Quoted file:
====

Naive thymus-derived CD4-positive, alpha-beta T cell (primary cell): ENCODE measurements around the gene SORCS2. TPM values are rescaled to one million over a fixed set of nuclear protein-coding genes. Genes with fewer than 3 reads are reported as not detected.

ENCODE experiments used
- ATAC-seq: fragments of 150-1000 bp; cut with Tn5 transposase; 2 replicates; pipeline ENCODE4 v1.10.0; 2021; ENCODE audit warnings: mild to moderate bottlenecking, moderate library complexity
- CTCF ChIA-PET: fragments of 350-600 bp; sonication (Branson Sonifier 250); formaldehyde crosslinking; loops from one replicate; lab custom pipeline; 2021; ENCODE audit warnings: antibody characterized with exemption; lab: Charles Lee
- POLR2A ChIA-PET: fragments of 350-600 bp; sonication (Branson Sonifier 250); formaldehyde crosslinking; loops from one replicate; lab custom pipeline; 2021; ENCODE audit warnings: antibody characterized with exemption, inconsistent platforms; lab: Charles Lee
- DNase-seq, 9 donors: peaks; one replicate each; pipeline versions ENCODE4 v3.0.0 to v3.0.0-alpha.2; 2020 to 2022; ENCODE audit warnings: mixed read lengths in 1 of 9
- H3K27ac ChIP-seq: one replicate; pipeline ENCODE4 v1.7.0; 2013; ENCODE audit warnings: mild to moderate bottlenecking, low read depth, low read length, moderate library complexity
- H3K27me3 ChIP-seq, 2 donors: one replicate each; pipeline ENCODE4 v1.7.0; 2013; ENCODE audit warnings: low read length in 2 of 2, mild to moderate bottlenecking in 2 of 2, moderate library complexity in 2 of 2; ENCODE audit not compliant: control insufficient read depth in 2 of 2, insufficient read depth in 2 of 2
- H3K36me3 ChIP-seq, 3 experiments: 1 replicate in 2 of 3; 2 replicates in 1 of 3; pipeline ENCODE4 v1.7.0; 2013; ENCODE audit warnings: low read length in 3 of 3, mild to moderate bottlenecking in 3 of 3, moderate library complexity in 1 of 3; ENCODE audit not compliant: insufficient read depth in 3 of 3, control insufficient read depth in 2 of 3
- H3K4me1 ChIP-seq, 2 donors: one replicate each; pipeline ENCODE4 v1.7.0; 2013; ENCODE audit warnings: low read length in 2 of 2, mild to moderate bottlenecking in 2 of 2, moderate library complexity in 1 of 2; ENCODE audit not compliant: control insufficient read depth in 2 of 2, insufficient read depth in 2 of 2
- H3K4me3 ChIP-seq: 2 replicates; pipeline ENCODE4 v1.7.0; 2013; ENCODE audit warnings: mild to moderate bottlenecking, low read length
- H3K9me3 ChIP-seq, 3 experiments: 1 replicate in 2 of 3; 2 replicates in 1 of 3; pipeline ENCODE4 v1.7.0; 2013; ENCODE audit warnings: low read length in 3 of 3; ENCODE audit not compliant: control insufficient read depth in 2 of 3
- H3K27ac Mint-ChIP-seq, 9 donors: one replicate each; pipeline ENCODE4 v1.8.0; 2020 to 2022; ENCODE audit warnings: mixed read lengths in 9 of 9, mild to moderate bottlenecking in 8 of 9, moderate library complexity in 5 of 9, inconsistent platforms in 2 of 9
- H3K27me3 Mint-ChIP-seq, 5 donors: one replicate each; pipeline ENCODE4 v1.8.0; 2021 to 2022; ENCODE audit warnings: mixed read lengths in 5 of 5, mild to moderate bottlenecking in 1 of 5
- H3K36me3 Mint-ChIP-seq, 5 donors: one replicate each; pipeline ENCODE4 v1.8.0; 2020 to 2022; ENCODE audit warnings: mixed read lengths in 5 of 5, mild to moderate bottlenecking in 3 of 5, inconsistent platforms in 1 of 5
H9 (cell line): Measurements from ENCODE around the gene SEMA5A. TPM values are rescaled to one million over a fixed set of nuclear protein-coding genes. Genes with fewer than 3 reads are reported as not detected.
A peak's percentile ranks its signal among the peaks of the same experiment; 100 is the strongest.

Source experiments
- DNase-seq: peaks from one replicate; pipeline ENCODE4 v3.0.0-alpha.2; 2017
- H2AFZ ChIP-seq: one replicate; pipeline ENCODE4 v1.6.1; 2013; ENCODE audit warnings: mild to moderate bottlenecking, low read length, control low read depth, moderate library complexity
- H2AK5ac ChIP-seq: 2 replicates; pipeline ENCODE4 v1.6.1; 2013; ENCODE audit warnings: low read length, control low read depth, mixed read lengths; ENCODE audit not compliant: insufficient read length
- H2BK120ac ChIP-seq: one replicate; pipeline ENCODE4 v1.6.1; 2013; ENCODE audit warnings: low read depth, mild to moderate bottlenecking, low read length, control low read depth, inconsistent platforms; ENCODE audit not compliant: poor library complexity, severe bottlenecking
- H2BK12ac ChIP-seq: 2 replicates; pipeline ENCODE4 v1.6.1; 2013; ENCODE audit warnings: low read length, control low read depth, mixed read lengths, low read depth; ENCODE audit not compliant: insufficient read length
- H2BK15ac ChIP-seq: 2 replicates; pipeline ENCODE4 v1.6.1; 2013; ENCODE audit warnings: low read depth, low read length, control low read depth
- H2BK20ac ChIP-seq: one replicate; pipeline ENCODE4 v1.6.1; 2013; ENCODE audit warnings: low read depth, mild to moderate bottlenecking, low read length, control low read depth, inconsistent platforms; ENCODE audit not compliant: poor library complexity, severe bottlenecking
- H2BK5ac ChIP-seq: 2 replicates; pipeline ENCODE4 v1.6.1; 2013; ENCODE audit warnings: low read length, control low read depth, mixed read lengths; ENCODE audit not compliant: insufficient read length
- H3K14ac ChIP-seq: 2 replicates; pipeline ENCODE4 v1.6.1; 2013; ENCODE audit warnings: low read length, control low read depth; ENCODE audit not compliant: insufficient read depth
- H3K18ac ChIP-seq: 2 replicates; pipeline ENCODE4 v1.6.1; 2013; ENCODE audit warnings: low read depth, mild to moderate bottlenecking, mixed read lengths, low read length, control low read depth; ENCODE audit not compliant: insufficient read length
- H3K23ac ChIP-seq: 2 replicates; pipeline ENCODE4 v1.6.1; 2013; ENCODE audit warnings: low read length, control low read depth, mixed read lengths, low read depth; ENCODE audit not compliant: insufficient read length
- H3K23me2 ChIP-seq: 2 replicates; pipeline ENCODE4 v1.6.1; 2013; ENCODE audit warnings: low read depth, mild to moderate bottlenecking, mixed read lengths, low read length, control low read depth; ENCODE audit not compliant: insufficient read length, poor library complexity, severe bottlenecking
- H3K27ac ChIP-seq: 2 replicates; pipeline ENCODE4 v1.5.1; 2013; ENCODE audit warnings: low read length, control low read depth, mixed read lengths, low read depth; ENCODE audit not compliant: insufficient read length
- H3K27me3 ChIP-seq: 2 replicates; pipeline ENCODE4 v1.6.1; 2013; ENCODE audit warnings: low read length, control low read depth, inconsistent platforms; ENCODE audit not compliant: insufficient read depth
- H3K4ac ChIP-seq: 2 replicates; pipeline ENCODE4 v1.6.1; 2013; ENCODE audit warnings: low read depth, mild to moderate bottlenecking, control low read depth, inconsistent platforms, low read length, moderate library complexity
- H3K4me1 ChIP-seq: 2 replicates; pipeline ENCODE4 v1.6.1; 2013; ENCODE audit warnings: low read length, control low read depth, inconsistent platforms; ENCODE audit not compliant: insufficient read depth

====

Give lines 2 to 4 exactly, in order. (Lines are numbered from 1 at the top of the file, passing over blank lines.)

ENCODE experiments used
- ATAC-seq: fragments of 150-1000 bp; cut with Tn5 transposase; 2 replicates; pipeline ENCODE4 v1.10.0; 2021; ENCODE audit warnings: mild to moderate bottlenecking, moderate library complexity
- CTCF ChIA-PET: fragments of 350-600 bp; sonication (Branson Sonifier 250); formaldehyde crosslinking; loops from one replicate; lab custom pipeline; 2021; ENCODE audit warnings: antibody characterized with exemption; lab: Charles Lee